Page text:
Hanoi Garden Restaurant: A Second-Generation’s Perspective

Hanoi Garden Restaurant: A Second-Generation’s Perspective

Hanoi Garden Restaurant: A Second-Generation’s Perspective

In Vietnam, family-owned restaurants run the gamut from humble street food stalls fronted by a handful of plastic stools to French fine dining in gilded banquet halls. At some, an iron-fisted matriarch runs a tight ship where three generations work together like a well-oiled machine, while others are a one-man-show.

Long Nguyen’s family restaurant occupies a niche of its own. A Hanoi institution, Hanoi Garden Restaurant has been in business for over 20 years. It has withstood the test of time and proved immune to changing market trends, economic downturns and other tribulations.

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For a blast from the oh-so-delicious past, Vietcetera sat down with Long and asked him about his family’s experience running the iconic venue in Hanoi’s Old Quarter and about his plans for this mainstay of the local dining scene.

Can you tell us about the background and heritage of the restaurant?

My parents opened Hanoi Garden in 1998 on the Hang Manh street in the Old Quarter where it still sits 20 years later. At the time of opening, it was one of the first independent casual fine-dining restaurants in Hanoi. We serve traditional Vietnamese cuisine, drawing on traditional flavors from across the country that appeal to locals and travelers alike. The restaurant ambience is cozy. It works well for family gatherings, but also for something more intimate and refined.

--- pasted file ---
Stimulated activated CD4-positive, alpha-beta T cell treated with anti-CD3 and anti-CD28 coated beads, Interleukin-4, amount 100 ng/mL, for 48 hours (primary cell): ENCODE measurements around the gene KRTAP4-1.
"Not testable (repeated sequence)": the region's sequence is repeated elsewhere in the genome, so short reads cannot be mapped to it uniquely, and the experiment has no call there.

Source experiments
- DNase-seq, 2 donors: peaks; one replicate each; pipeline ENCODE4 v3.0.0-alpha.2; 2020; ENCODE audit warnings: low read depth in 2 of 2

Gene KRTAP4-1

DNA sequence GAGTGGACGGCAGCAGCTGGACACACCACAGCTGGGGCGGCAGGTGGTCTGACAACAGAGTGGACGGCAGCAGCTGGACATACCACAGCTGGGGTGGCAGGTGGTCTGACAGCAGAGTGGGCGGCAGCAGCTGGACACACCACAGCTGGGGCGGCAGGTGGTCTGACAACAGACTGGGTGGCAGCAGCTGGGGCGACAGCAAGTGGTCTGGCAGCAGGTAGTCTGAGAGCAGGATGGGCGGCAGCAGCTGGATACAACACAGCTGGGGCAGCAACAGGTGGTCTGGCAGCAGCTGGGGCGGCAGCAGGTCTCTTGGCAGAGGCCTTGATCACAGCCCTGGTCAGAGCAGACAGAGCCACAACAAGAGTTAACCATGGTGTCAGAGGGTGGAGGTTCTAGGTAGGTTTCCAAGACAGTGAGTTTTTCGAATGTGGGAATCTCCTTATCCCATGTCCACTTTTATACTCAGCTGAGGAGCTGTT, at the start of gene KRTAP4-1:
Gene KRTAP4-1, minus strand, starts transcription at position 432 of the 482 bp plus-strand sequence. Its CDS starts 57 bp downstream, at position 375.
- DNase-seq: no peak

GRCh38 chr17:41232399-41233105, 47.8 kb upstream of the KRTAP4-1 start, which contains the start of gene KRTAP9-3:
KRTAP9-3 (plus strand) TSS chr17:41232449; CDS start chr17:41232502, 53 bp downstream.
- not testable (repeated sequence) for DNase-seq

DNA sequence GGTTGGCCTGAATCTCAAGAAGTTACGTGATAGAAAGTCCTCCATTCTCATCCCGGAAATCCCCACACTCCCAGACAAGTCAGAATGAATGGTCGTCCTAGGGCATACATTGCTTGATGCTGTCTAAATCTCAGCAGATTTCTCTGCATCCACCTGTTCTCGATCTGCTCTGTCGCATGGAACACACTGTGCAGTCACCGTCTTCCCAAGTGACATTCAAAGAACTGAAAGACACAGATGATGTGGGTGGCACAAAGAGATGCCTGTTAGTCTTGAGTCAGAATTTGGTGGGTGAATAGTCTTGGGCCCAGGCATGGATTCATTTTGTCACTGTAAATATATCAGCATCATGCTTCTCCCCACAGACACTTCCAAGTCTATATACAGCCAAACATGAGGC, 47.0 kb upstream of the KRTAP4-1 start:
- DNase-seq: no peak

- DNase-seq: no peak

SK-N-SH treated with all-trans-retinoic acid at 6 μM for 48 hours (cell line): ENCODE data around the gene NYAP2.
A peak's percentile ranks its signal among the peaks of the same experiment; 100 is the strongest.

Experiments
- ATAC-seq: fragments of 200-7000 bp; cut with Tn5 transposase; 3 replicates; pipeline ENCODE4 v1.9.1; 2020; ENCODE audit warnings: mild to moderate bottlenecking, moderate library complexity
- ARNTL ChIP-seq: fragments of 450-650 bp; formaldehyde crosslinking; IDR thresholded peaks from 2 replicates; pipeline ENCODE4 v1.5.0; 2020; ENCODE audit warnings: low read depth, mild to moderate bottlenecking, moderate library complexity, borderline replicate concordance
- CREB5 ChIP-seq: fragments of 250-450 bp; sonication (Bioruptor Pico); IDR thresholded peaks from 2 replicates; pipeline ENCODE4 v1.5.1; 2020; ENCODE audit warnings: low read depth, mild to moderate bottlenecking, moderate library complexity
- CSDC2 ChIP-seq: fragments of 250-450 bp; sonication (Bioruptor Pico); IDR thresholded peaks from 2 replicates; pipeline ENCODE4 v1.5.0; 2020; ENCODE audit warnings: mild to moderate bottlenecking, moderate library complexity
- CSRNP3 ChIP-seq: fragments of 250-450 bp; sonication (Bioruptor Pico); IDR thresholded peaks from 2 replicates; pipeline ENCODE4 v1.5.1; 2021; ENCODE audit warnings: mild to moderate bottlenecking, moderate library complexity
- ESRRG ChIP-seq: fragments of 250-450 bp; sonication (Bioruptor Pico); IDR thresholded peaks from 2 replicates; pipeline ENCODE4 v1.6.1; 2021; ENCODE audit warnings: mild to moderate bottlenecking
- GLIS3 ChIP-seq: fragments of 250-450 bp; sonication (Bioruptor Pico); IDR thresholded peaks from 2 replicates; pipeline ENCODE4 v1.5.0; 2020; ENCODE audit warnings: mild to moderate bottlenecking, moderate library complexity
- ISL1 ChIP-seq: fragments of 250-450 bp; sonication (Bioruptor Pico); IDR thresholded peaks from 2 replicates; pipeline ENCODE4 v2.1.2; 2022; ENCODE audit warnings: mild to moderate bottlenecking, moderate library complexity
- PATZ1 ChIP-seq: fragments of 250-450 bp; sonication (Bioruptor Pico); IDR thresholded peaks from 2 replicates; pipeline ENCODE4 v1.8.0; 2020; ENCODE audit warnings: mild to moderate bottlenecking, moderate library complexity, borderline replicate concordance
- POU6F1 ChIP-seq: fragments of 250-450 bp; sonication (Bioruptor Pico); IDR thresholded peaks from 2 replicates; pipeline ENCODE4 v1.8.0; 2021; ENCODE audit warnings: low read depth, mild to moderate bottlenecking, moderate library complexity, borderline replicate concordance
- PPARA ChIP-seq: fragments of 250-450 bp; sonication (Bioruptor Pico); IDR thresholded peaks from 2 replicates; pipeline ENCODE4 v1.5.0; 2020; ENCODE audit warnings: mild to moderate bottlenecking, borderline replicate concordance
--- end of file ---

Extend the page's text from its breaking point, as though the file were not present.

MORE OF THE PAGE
The restaurant is known as “a green oasis in the urban desert”. Why is that?

Hanoi Garden was designed by Mr. Ho Thieu Tri, one of the architects that headed the renovations of the Hanoi Opera house in 1994. His touch was reflected in the restaurant facade featuring French-style doors, wide overhangs, and soft arches running throughout the structure.

The entrance itself was lent a unique character with a four-meter wide gate, drawing people’s attention and beckoning to come inward for further explorations. The main venue of the restaurant was receded from the street front – you would have to venture through a narrow alley before entering an open-air space.

The calming, relaxing atmosphere inside Hanoi Garden – curated through a waterfall, a lush garden, and candles flickering throughout – was in stark contrast to hectic streets of Hanoi.

How has Hanoi Garden’s architecture changed over the past 22 years?

For the first 18 years, changes were more iterative rather than conceptual. The food, service and ambience were frequently fine tuned, allowing us to build a consistent customer base of regulars as well as commercial partners. As such, revamps of any sort were not in mind for the longest time.

The biggest changes didn’t take place until 2016 – when my brother and I took the management of the restaurant from our parents as the second generation owners. We recognized that the F&B landscape in Hanoi was changing rapidly. Customer expectations, culinary experiences and knowledge have grown increasingly sophisticated; thus the original concept would no longer be viable for the future.